“But obviously the book was essentially all about procedure, and one of the happy discoveries I made in the course of reading the book was this detail that when the detectives interviewed Cooper, they interviewed him over the course of three days. Whenever he felt under threat, he would implicate his son, Andrew, and in the book, it was very clear Steve was disgusted by this strategy, as any parent would be.
“Why would you implicate your son in such terrible crimes? It gave me a real fire to find Andrew and tell his story, and meeting with him and spending a lot of time with him delivered an additional storyline not in the book, which I think enriched the eventual drama.”
The other intriguing part of the story is the partnership between Wilkins and journalist Hill, with Heath noting that they initially appeared to be at odds with each other owing to the difficult relationship between the police and the media in Wales at the time.
“When Steve discovered Jonathan was planning a documentary about the murders, he realised that could damage his investigation – but rather than be hostile and cause him to shut the documentary down, he brought him inside the camp to help him catch the killer,” Heath says.
“He did that rather skilfully. The news report you see at the end of episode one is basically Steve’s idea to send a message to Cooper that they had made some kind of forensic breakthrough in the investigation. In fact, that wasn’t strictly true, but it spooked Cooper so when he went to the interviews, he started giving up information he probably wouldn’t have done if he wasn’t so worried. It’s a real story of how the police and press can work together rather than against each other.”
Allen, playing Cooper, brings an “unsettling, quiet menace” to the character, Heath says. Allen himself rewatched the Bullseye footage and saw Cooper’s original police interviews, and says he had to remain intensely focused on his role throughout filming.
“When you’re playing a role where you are interpreting a real person, you can’t take your eye off the ball,” Allen says. “I don’t normally take a character home with me, but when you’re portraying somebody who’s real, you have to stay so focused. You’ve just got to stay in the game.
“What I really like about it is there is absolutely no weird lighting, no weird sound effects. It is very realistic and in your face. There is no glorification in any aspect of what went on in that case at all, and that is testament to both the director and producer. There’s nothing exciting about it. All the excitement is what Nick Stevens captured in writing the development of the chase, which is great. That’s a good thing to see on television. You don’t have to glorify things.”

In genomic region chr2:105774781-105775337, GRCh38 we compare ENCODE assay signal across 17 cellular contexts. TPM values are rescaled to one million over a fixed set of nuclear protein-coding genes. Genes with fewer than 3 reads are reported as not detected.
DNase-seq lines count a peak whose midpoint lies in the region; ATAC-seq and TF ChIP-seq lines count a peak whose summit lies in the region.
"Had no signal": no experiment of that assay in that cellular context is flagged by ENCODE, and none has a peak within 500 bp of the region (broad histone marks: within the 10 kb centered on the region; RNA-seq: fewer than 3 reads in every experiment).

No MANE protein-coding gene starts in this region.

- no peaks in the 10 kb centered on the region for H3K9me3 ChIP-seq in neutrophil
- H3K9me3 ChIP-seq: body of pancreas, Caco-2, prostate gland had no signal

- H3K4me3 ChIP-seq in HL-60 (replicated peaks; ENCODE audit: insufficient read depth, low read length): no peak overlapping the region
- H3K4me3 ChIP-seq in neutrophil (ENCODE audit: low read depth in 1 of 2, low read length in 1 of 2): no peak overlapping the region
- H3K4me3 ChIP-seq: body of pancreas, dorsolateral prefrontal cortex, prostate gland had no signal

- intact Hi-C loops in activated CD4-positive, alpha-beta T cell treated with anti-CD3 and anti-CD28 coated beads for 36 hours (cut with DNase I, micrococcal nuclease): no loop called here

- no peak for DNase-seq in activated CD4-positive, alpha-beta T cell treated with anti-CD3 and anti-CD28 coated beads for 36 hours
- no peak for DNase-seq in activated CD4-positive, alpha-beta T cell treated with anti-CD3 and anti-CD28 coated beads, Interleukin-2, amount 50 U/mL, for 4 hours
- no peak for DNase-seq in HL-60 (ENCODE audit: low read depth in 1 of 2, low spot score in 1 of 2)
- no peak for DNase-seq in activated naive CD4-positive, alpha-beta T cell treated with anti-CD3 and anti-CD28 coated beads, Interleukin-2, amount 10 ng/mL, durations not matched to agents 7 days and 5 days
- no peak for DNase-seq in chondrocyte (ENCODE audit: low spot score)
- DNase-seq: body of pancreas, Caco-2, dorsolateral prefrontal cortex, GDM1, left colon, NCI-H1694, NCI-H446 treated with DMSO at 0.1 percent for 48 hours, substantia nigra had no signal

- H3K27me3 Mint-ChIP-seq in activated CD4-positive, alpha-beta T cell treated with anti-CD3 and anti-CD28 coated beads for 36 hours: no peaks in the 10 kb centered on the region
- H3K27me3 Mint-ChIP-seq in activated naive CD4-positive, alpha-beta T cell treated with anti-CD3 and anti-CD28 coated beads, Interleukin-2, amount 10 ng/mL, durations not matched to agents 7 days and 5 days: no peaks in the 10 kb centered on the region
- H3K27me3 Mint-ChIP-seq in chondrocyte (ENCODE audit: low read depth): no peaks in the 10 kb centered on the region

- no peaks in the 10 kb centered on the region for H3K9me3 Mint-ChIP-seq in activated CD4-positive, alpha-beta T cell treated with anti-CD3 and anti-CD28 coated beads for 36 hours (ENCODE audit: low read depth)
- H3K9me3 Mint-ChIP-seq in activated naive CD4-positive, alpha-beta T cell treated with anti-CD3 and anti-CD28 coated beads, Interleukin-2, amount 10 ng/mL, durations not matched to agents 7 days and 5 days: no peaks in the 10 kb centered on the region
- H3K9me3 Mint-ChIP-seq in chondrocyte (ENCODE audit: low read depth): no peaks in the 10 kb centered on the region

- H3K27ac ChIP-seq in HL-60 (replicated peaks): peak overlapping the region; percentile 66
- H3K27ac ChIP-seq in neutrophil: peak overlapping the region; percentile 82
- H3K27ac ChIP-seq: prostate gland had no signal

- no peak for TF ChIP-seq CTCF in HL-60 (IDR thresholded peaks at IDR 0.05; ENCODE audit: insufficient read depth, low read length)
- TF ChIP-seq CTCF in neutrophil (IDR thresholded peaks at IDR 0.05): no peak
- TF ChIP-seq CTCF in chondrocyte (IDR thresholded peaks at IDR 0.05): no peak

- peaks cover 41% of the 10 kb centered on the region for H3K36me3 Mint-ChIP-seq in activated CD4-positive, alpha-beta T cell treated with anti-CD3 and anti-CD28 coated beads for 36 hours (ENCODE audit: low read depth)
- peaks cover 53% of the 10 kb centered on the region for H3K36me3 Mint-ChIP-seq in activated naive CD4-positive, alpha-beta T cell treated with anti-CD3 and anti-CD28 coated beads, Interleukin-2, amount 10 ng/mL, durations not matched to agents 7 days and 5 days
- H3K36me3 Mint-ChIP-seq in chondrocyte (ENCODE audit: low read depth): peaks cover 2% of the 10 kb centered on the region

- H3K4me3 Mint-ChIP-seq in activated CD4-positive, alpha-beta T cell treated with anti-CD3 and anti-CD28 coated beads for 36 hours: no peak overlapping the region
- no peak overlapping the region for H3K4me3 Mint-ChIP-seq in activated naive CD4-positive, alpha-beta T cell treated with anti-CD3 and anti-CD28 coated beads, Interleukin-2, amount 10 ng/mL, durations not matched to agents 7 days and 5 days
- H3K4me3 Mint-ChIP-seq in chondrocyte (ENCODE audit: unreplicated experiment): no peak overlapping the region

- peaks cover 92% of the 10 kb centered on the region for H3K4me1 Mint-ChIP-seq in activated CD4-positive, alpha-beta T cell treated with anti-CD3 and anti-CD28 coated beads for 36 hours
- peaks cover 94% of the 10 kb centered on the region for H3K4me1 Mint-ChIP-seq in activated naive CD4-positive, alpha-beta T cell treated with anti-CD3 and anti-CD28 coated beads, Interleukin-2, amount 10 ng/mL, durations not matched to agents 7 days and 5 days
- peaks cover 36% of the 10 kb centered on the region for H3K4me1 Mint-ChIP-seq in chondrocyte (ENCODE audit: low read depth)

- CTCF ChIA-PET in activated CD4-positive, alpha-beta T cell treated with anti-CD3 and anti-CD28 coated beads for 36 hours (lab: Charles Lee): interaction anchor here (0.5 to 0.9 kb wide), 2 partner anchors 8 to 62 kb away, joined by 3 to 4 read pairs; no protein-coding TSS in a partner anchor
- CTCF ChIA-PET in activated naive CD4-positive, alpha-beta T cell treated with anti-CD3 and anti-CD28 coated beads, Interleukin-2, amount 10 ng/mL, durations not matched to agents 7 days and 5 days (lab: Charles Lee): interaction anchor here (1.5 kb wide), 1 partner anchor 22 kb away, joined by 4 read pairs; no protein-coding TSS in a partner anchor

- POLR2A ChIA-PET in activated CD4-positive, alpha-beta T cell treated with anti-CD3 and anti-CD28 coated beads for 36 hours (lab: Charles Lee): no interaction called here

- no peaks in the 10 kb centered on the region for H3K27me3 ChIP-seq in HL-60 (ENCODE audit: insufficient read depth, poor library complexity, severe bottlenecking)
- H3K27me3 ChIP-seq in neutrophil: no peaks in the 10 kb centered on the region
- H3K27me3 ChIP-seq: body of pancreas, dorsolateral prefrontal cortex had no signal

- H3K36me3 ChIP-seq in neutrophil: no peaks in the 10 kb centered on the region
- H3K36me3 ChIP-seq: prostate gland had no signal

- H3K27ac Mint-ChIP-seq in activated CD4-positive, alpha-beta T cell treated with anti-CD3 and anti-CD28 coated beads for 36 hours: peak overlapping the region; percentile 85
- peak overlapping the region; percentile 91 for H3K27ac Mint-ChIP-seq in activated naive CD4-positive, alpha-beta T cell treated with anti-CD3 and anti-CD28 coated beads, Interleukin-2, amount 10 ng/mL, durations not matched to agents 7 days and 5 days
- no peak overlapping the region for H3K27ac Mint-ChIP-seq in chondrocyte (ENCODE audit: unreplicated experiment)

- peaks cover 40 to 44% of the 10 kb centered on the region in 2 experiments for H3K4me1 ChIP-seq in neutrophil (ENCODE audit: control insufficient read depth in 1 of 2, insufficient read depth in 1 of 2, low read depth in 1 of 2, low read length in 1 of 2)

A key part of the drama was centring The Pembrokeshire Murders in Wales, in locations where the original case unfolded. Filming took place with a Welsh cast on location against the Pembrokeshire landscape, with some interiors filmed in Cardiff.
“I’m a great believer in drama generally having specificity of location and geography,” says Heath. “I worry sometimes that, as budgets get bigger and bigger and shows are more and more generic, you get these homogenous settings that don’t seem to be anywhere. I’m a great believer in the specifics of place.
“There’s a particular quality to Pembrokeshire. It’s a beautiful place to go on holiday and there’s also a big industrial, working-class side, which is where Cooper and some of his victims stemmed from. Marc captures those two sides of Pembrokeshire rather brilliantly. You always feel you’re in that world, even when, for reasons of weather and filming difficulty, we shot around the Cardiff area.”
“It’s just a magnificent place to be at any time of the year, and the juxtaposition of this terrible thing happening in such a beautiful place just adds to the mystery,” Evans says. “I’ve lived in London since I was 17, but I have a very close connection to my family and to Wales. It was just a lovely experience to be surrounded by wonderful, full, authentic, rich Welsh accents and wonderful characters. It was a joy to come into work, as dark as the storyline was, and play these scenes with such an interesting group of people who were all bringing their identities to their characters.”
Distributed by ITV Studios, the production was also able to wrap ahead of the first Covid-19 lockdown to hit the UK in March last year. “I will never forget that day – March 13, 2020,” Evans adds. “We all breathed a sigh of relief and, within three or four days, we were all locked in our houses. We feel very lucky and very grateful that we got to firstly shoot this and bring this very important story to the screen, but also to finish it and have a very interesting, powerful drama to deliver to you.”
By focusing not just on Wilkins and Hill’s investigation but also on the impact Cooper’s crimes and behaviour had on his wife and son, The Pembrokeshire Murders stands apart from other crime stories, with the Welsh setting adding a fresh dimension to the show, says Evans.
“We get to know the other part of John Cooper’s life, not just the fact he brutally murdered people, but also what he did within the four walls of his own house to his wife and son. It just makes my skin crawl, what Andrew went through,” the actor says.
“It’s really important Andrew’s story is told within this story. It really does bring a very human energy to the story. It’s not just about catching the killer. There’s so much more heart and soul to this, and there’s a real journey for many characters, who are broken, damaged and fighting for what’s right and fighting to give a voice to the victims and to people like Andrew. It’s really powerful stuff.”